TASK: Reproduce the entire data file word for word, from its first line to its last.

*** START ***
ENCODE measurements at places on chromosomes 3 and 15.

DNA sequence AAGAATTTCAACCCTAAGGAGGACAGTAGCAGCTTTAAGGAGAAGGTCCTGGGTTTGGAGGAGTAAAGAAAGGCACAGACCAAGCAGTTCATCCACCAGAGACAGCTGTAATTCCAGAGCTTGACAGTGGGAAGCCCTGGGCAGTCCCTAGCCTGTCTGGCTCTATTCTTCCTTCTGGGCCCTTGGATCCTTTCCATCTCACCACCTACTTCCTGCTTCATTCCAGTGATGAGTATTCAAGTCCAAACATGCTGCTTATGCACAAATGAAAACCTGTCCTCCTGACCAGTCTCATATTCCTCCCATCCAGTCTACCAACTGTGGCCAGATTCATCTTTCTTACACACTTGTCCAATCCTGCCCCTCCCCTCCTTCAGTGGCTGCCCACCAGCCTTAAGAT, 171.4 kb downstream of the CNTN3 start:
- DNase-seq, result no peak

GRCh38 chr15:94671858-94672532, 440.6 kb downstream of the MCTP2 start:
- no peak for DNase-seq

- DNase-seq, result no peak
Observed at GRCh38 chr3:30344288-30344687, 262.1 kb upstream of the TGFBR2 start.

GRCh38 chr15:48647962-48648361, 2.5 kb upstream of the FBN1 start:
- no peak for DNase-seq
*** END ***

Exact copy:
ENCODE measurements at places on chromosomes 3 and 15.

DNA sequence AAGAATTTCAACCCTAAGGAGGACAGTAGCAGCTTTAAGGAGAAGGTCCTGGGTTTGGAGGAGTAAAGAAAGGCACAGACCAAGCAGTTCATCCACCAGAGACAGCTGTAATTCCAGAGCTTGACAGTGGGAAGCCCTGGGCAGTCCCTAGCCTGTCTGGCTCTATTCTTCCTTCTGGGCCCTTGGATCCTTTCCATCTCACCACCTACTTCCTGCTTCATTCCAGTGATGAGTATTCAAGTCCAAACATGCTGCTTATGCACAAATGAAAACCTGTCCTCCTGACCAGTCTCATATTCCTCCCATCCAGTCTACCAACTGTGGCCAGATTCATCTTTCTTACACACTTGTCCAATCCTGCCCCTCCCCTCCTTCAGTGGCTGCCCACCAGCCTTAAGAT, 171.4 kb downstream of the CNTN3 start:
- DNase-seq, result no peak

GRCh38 chr15:94671858-94672532, 440.6 kb downstream of the MCTP2 start:
- no peak for DNase-seq

- DNase-seq, result no peak
Observed at GRCh38 chr3:30344288-30344687, 262.1 kb upstream of the TGFBR2 start.

GRCh38 chr15:48647962-48648361, 2.5 kb upstream of the FBN1 start:
- no peak for DNase-seq